Debtors' haircuts - the pain starts here
There is probably only one financial problem that surpasses the euro crisis for intractability and that is the Irish personal and mortgage debt crisis. It has all of the conflicts and complexities of the euro crisis but differs in one crucial respect –it is more personal.
Somehow –even though the effects of austerity are increasingly visible on Greek (and Irish) streets –sovereign default and deficits are one step further removed from the personal experience and anecdotal evidence of friends and family caught in a debt nightmare.
It seems from the comments of Minister for Justice and Law Reform, Alan Shatter, that the purported panacea for this –the Personal Insolvency Bill –will finally be published by the end of this month. This is not a panacea, however, but simply a very imperfect attempt to strike a balance between debtors and creditors: an impossible task that aims to recognise reality while giving the hopelessly indebted some platform to reenter the productive economy with some incentive to perform. And this to say nothing of the necessary humanistic imperative of providing some security for people wishing to stay in the family home.
As currently constituted, the Personal Insolvency Bill will bring about a regime where, depending on the debtor’s particular profile, three new non-judicial debt settlement systems will be available:
·A Debt Relief Certificate to allow for the full write-off of qualifying unsecured debt up to €20,000
·A Debt Settlement Arrangement for the agreed settlement of unsecured debt of €20,001 and over;
·A Personal Insolvency Arrangement for the agreed settlement of both secured and unsecured debt of €20,001 and over.
At this stage, the cooperation and agreement of bank creditors is essential to the working of the new regime and this may be a considerable barrier to implementation on a wide scale. But leaving aside this critical issue the other practical effects of the new regime are simply immense.
On the one hand, a new personal insolvency regime is essential to clear out the deadwood of legacy debt and the non-recognition of the banking system of the extent of its problem in this regard. On the other hand, the potential crystallisation of this bad debt may trigger an additional capital call for the banking system as stress tests may reveal that the 2010 stress tests of the Blackrock group - until now widely considered bullet-proof - have in fact passed the worst case scenario.
If, however, the new insolvency regime is thought to be overly onerous on the banking system, it is already being speculated that at least one foreign player may decide it has had enough of the Irish market, rendering a rapidly evolving cartellist banking system even more oligopolistic.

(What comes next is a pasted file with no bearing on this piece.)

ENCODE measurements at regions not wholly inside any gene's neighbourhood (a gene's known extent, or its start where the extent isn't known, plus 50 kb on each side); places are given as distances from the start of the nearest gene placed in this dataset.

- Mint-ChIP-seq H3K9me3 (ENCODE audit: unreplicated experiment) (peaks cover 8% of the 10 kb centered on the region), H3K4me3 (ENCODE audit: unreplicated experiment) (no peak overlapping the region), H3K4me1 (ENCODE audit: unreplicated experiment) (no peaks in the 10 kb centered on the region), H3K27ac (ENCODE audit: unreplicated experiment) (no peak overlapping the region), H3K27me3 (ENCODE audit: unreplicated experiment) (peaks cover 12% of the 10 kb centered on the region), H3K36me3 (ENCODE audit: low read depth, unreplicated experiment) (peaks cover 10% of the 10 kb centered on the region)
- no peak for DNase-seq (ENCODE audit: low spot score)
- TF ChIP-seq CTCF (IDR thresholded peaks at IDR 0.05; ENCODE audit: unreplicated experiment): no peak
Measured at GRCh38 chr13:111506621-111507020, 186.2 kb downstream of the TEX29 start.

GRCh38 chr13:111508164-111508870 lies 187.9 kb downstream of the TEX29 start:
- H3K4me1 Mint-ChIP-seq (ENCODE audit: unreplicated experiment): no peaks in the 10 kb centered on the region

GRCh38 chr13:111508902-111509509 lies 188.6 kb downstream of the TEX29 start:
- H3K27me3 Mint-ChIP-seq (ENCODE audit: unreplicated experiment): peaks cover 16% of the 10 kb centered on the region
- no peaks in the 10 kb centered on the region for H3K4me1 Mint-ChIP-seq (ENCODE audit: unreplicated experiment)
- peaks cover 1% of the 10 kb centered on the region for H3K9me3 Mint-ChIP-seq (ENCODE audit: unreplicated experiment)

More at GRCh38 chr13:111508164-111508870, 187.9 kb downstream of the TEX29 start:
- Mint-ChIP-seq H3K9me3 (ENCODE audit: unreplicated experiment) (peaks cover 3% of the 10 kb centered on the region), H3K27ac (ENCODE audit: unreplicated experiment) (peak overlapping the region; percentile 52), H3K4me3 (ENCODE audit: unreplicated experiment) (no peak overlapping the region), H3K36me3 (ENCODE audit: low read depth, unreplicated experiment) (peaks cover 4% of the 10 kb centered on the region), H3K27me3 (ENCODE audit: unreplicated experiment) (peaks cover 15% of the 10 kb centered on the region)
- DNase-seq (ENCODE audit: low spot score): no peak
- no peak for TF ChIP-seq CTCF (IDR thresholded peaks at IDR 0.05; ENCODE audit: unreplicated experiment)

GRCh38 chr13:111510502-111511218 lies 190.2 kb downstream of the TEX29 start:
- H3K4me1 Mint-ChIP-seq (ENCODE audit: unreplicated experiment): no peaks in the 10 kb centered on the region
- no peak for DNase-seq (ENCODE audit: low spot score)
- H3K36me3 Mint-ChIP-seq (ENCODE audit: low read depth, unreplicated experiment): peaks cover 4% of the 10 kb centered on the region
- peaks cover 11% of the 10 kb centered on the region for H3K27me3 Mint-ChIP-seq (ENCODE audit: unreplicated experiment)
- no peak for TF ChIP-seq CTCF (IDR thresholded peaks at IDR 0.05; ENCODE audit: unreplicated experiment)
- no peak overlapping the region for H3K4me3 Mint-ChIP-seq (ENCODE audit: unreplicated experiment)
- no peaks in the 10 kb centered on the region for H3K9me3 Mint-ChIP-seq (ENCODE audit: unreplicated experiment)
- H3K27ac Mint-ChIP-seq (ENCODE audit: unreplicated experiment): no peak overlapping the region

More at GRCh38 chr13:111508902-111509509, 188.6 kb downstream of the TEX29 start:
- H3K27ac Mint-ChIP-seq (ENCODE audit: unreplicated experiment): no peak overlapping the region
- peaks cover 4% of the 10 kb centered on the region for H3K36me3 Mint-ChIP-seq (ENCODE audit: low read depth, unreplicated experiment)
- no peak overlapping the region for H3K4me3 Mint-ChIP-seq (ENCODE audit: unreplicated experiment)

It has for some time been well understood that strategic default - particularly on investment properties - has been a factor in the market although banks have been reluctant to publicise this lest it encourage others. It is a fact, however, that ever since a new insolvency regime was first mooted, the ears of less scrupulous individuals pricked up, alerted as they are to a potential exit from their obligations. After all, why make immediate painful adjustments to lifestyle to meet those obligations when the promise of redemption is perhaps a matter of months away?
For many debtors, however, the reality is of frequent meetings with bank creditors and regular interrogation on discretionary spend in line by line analysis of bank statements.
Which brings us to the practicalities of the new regime.
Those wishing to avail of any of the new schemes will be obliged to make a full and frank disclosure of all assets and liabilities - similar to the present mortgage arrears standard financial statement. This exercise will have the objective of disclosing the applicant's net worth. Properties with any residual net equity value - the family home in some cases excepted - will likely be required to be disposed of as well as other liquid investments.
Secured creditors will have first call on any net assets at this point but, in the more likely even of a net deficit, attention will turn to the applicant's income.
At this point there is likely to be intense scrutiny of discretionary and lifestyle expenditure and this will be the key battleground in negotiations.
For the habits and expectations of the Celtic tiger era are unlikely to be cast aside without a fight. There is no question but that the stigma that traditionally attached to bad debtors has been hugely diminished in this country leading to a perverse culture of tolerance of default. Undoubtedly this has been exacerbated by anger towards the banking system that has depersonalised the effects of debt default on the wider economy: ultimately the Exchequer becomes everyone - and consequently no one.
But there are no winners here regardless of whatever way the balance of the burden is shared between debtor and creditor. Creditors are facing substantial write-offs. Debtors are facing bankruptcy or the prospect of five or six years of austerity in agreed post-write-off debt rescheduling programmes.
It remains to be seen how the discretionary spend issue is tackled. What, for example, will be an acceptable lifestyle for those accustomed to the high life be? The sheer amount of subjectivity on those involved is huge. Will debtors, for example, be obliged to take children out of fee-paying education? Dispose of personal heirlooms? Arrange alternative accommodation for elderly relatives in care?
On all sides, the pain starts here
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